By Konyin Adewumi, 1st-year MSc-GH student
I have lived under the umbrella of a patriarchal African society all my life.
Chimamanda Ngozi Adichie was the first self-proclaimed African feminist I had ever encountered. To me, she was a glimmer of hope of what could be. However, I believe the rest of the world needs to reevaluate the reality. It is a dangerous game to look at Africa with a savior complex, deep rooted in the history of the white man’s burden.
My mother is the strongest person I know. Growing up, I learned to fear and admire a woman who was more than a foot shorter than me. And though I loved my father with the heart of any young girl whose father has shown her nothing but kindness, I knew that nothing in my life could function without my mother.
My mother could come home from a long day of work, cook my family dinner, drive us anywhere we needed to go, tidy up, adorn herself in anti-aging creams and wake up to do it all over again. She served as both breadwinner to my family and the glue that shouted us all together, because if you have ever encountered an African mother, she was probably shouting.
I could say the same about many of the African women I grew up around. I had aunties whose strengths and talents were unparalleled. So much so that when I see a picture of an African woman with a basket of yams on her head and baby wrapped in eccentrically colored cloth hanging from her back, I see a woman that can do anything. There is power beyond belief in the African woman, this is what I hope others will one day see.
However, I do not hide behind cultural pride and regional dedication as a means to ignore a greater issue. Global problems such as the rapid spread of HIV in sub-Saharan Africa have made the problems of patriarchy almost impossible to ignore. HIV disproportionately affects girls and young women throughout Africa, often attributed to the overarching culture of male dominance. Women are less in control of reproductive justice, cliterodectomies are practiced in villages around the continent, female literacy rates continue to be much lower than those of men, and child marriage remains prevalent among young girls.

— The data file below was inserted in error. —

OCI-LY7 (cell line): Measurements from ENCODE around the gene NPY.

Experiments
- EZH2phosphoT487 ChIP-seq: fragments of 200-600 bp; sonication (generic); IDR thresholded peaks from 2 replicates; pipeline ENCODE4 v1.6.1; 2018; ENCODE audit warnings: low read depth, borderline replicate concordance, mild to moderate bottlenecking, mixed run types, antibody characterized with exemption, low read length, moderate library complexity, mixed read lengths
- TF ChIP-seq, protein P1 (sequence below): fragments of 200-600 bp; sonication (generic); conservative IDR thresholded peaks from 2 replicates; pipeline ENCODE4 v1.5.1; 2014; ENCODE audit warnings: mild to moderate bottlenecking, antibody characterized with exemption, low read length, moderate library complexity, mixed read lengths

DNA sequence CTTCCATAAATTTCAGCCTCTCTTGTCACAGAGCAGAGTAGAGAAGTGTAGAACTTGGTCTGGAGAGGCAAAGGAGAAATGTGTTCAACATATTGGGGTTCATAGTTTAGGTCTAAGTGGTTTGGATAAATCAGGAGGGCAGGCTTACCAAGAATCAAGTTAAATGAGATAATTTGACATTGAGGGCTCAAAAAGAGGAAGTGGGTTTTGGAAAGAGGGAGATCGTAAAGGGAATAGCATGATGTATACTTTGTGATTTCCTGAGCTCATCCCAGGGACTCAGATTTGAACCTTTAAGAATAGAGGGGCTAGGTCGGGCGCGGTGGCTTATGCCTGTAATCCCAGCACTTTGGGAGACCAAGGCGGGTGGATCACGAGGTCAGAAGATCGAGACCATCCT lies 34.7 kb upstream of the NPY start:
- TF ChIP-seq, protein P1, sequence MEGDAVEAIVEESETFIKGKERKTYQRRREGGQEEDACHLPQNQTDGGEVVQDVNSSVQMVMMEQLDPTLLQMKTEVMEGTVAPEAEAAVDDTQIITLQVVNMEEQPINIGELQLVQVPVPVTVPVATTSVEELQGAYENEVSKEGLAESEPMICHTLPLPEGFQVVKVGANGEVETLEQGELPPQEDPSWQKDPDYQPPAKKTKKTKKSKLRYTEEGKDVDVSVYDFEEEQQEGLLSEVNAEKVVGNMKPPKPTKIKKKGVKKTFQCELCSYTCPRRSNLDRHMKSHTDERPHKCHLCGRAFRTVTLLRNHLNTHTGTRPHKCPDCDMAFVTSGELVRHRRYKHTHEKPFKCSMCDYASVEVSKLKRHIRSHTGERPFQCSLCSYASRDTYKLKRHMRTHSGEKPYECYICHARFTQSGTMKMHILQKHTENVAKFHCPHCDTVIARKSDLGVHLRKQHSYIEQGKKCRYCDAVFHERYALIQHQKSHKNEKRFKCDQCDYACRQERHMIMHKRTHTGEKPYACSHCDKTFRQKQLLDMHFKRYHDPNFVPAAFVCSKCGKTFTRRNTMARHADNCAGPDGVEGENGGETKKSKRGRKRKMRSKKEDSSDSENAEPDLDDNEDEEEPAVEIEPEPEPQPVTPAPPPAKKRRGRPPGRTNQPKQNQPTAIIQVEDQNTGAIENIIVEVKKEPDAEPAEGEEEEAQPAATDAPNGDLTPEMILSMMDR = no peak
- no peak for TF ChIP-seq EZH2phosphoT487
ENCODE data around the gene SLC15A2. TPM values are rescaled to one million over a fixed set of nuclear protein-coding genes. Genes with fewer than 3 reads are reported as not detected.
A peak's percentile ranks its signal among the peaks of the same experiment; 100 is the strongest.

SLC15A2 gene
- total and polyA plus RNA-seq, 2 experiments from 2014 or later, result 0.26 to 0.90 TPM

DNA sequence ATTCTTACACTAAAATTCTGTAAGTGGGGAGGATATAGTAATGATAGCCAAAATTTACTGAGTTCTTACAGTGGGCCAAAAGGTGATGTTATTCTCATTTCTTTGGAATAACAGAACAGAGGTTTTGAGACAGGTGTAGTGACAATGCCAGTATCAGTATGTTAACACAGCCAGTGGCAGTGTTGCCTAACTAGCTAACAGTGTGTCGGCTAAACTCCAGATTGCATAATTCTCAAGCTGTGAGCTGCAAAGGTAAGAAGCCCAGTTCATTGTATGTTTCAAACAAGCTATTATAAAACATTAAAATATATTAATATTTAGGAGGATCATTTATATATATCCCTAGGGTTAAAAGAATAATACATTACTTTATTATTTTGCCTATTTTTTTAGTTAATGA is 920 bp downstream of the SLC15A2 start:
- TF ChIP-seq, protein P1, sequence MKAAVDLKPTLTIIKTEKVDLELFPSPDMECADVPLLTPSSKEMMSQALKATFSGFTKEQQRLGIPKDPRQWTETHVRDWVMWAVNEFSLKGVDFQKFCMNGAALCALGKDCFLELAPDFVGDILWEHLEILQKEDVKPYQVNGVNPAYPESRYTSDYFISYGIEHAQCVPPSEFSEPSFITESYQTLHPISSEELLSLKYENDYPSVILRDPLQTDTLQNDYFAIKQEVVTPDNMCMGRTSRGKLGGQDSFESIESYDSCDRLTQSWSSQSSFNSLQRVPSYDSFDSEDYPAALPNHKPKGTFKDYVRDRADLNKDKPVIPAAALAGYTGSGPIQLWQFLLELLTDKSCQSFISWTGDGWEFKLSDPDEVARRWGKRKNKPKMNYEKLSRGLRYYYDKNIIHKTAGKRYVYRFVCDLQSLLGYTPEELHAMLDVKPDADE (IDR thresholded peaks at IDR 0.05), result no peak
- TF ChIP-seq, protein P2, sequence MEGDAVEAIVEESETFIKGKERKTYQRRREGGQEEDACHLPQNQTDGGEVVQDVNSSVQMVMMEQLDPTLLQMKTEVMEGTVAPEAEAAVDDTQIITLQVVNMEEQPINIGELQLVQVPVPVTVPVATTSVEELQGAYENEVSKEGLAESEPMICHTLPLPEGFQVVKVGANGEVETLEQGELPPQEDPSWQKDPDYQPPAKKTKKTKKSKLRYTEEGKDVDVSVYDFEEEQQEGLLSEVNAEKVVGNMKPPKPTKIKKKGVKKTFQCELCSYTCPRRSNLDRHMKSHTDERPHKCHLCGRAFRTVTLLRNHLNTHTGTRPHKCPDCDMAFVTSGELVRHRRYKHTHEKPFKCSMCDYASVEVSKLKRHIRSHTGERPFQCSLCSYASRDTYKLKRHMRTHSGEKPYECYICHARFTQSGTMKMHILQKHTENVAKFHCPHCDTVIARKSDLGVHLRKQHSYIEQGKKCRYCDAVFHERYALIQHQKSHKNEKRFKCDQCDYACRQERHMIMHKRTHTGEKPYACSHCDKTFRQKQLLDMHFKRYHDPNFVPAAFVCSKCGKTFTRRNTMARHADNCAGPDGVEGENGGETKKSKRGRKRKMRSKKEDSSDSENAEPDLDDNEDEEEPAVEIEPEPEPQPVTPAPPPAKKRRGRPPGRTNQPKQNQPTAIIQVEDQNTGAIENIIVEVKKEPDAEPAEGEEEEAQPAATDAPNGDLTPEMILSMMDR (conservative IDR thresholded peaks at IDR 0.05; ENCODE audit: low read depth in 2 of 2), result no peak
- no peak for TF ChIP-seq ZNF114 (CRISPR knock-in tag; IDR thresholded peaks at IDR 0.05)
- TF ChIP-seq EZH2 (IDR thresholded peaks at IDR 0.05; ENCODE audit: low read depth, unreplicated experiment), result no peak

Women of Africa have historically shown the world what they are capable of. They have played pivotal roles in the ending of apartheid, they have mobilized to end civil wars, they have served as voices to end female genital mutilation, and they have served as powerful heads of states.
If global burdens of disease disproportionately affect women, what is the role of women—as opposed to men—in creating policy? Audre Lorde once said that the master’s tools will never dismantle the master’s house. Does this place the burden of change upon the backs of women?
It is not a secret that cultures continue to change. No culture that has refused to adapt has survived the constant transitions and transformations of globalization.
So I then pose the question: What would the changing of the gender culture look like in Africa? Can it be implemented into African culture, without breaking down walls of the culture itself? Khadija Gbla, a brilliant African feminist who works to end female genital mutilation, once said that culture is not an excuse for abuse. Do we sacrifice health for the sustainment of a culture or culture to promote health? Are the two mutually dichotomous? I believe we are in a time in which women and men of Africa work to cultivate a reality of African feminism rather than aspire to westernized ideas of female rights.
This begins by asking women of all ethnicities, “What does empowerment look like to you, and who can help you attain it?”
This blog post was originally published on the class blog for the Fall 2015 Global Health Challenges class and was republished with permission from the author.